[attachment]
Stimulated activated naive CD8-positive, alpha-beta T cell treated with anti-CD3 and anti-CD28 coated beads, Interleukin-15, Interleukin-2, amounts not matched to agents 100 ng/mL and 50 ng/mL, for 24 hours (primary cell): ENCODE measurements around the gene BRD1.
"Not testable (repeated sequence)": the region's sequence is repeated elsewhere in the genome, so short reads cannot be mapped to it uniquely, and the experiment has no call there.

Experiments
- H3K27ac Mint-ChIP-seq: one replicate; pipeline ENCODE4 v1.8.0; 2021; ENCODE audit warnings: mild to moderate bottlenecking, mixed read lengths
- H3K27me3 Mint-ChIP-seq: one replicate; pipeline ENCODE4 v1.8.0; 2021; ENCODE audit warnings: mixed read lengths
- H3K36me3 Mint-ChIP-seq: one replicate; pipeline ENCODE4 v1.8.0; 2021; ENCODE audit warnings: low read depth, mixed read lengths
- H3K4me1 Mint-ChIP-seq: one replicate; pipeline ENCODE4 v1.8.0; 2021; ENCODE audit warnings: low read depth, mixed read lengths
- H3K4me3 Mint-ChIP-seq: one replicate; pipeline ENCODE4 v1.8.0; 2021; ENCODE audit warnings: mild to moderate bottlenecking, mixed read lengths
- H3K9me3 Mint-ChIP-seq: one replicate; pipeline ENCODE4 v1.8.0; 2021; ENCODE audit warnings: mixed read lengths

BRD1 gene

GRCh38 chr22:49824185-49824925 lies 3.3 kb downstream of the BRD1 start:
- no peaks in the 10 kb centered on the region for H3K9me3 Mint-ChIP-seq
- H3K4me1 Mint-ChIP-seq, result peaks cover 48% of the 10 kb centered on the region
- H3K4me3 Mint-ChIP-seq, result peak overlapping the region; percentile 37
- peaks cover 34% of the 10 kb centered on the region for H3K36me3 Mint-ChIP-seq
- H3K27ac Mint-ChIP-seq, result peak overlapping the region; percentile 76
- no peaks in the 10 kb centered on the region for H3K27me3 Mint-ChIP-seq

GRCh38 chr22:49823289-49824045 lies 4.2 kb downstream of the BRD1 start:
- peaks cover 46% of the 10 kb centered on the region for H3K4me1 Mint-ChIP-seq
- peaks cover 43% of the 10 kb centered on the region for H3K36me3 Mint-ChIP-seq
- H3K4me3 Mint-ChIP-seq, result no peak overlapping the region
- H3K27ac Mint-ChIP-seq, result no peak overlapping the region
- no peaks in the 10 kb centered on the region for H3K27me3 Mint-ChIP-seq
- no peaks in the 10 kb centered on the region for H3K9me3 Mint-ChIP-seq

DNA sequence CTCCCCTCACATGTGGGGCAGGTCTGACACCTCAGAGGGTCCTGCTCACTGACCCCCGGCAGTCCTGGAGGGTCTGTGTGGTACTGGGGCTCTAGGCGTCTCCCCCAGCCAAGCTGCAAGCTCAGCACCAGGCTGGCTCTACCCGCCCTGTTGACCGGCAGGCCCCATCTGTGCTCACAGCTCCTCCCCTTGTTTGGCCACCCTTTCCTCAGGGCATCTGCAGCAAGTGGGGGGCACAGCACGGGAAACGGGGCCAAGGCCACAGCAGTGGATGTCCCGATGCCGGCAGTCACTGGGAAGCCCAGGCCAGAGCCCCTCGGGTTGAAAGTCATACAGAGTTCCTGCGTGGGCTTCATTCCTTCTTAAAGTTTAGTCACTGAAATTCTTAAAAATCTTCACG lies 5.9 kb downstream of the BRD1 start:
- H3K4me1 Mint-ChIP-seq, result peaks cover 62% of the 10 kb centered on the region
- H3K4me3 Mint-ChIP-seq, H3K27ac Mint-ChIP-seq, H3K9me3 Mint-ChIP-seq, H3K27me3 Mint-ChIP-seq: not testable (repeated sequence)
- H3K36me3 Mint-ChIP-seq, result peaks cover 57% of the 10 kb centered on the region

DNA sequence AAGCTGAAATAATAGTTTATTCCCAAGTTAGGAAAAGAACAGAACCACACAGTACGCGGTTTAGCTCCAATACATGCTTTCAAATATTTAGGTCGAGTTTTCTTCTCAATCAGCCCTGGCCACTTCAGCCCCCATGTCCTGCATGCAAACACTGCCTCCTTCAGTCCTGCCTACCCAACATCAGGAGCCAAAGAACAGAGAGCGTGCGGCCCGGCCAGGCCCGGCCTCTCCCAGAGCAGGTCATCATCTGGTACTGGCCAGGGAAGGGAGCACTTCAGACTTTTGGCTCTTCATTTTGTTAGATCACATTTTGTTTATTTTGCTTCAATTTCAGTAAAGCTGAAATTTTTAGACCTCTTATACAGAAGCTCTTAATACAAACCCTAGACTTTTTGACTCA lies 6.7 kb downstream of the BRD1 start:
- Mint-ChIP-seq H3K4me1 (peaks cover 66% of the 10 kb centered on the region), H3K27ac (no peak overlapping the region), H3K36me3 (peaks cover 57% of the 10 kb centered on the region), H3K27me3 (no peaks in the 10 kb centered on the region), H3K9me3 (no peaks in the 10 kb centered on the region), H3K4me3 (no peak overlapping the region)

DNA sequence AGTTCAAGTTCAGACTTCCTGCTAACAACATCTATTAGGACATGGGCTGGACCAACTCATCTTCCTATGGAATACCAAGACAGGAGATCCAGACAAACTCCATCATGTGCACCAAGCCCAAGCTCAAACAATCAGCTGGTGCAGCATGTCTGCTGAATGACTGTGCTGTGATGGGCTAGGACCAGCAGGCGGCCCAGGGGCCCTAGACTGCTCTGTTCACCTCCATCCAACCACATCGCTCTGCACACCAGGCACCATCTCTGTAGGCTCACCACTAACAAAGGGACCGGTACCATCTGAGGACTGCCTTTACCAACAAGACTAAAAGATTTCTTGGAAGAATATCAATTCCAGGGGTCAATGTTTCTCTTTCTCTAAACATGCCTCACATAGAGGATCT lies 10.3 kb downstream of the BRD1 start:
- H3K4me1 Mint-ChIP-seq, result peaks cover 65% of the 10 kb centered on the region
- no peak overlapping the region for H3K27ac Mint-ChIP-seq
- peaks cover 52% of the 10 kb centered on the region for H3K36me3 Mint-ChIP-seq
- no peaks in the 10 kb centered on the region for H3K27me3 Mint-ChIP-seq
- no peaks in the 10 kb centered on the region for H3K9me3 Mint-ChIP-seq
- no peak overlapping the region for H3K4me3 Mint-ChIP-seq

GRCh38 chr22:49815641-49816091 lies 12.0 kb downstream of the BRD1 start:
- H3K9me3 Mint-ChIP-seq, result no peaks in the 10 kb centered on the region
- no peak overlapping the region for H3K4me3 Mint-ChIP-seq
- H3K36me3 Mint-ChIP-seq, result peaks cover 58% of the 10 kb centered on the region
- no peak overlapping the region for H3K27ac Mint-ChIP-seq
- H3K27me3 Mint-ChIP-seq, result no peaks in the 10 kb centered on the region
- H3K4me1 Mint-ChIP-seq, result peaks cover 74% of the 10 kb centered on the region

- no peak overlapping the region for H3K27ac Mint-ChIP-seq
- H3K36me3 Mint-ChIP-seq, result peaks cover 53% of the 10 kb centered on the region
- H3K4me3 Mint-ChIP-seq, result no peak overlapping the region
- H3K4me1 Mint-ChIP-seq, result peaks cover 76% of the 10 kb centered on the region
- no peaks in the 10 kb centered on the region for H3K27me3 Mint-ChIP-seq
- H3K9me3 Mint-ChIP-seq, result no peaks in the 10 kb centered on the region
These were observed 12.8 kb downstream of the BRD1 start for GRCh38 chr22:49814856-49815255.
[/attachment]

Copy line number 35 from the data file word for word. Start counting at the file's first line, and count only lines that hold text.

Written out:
- no peaks in the 10 kb centered on the region for H3K27me3 Mint-ChIP-seq